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VCDMA Research

VCDMA majors are continually working with faculty, mentors, organizations on and off campus and at other institutions in the areas of research as it relates to visual communication, design, fashion, film/video and media production, animation, hip-hop studies and visual culture and much more. Here are are just a few highlights of some of those endeavors.

VCDMA students study abroad in China

We are excited and proud of our VCDMA students (some recent graduates) that participated in the China HBCU Network China Study Abroad program) and at They are/were:


The Melanin Reaction, Education Innovation Initiative (Ei2): Summer Undergraduate Research Grant Institute (SURI), 2015,  Amber Matthews, VCDMA, Advertising Design, Class of 2018; Academic Advisor/Faculty Mentor: Prof. Tewodross Melchishua WIlliams

Abstract: The project delves into the areas of media, marketing, advertising, social media, race and identity. The goal is to further the study of how these converge in the use of women of color in advertisement, popular media, design and visual culture. The research as well as the practice will culminate in a final advertisement poster and/or multimedia project that challenges some of the myths and misconceptions of women of color in media.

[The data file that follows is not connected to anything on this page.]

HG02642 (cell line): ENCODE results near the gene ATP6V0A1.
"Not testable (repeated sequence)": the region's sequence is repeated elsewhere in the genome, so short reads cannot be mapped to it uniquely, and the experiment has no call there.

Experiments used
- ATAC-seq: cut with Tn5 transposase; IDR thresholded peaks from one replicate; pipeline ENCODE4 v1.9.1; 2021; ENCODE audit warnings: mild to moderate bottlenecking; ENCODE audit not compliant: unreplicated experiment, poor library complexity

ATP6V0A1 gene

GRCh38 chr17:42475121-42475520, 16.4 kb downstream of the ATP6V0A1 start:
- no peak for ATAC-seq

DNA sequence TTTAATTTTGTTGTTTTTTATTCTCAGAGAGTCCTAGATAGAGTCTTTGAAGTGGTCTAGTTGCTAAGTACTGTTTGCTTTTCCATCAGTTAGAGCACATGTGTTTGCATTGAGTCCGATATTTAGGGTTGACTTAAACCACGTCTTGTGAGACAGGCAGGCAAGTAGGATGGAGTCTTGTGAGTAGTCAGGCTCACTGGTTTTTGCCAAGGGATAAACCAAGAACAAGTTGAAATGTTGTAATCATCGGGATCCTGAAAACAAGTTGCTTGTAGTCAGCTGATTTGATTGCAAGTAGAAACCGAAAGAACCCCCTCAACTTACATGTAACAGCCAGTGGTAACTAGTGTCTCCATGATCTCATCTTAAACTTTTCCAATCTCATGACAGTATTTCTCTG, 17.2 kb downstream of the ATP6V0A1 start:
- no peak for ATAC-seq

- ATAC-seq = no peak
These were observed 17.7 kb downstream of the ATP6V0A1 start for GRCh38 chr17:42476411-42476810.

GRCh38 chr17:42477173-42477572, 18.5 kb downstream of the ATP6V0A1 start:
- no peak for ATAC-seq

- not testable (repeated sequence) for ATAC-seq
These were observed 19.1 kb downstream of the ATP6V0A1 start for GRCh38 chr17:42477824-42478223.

The majority of the African American women and other women of color that tend to land the major magazine covers, fashion, and beauty ads either all ready fit most of the European standards of beauty or end up with lightened, white-washed photo ads. This project will help provide insight to the current beauty standards held by women of color today and if they have or have not changed from the 1940’s.

Although beauty standards have slightly changed over the years, the current standards still have negative affects on the self-image of women, particularly women of color. Advertising in the media can drastically influence self-acceptance, self-esteem, and the self-perception that women of color develop from a young age. In 1947, one of the first tests focused on gauging African American children’s perception of beauty, which was made famous by Brown v. Board of Education, (Clark & Clark 1974) yielded saddening results that these children were affected by European standards of beauty. This test was coined the “Doll Test” (ABC News 2006).

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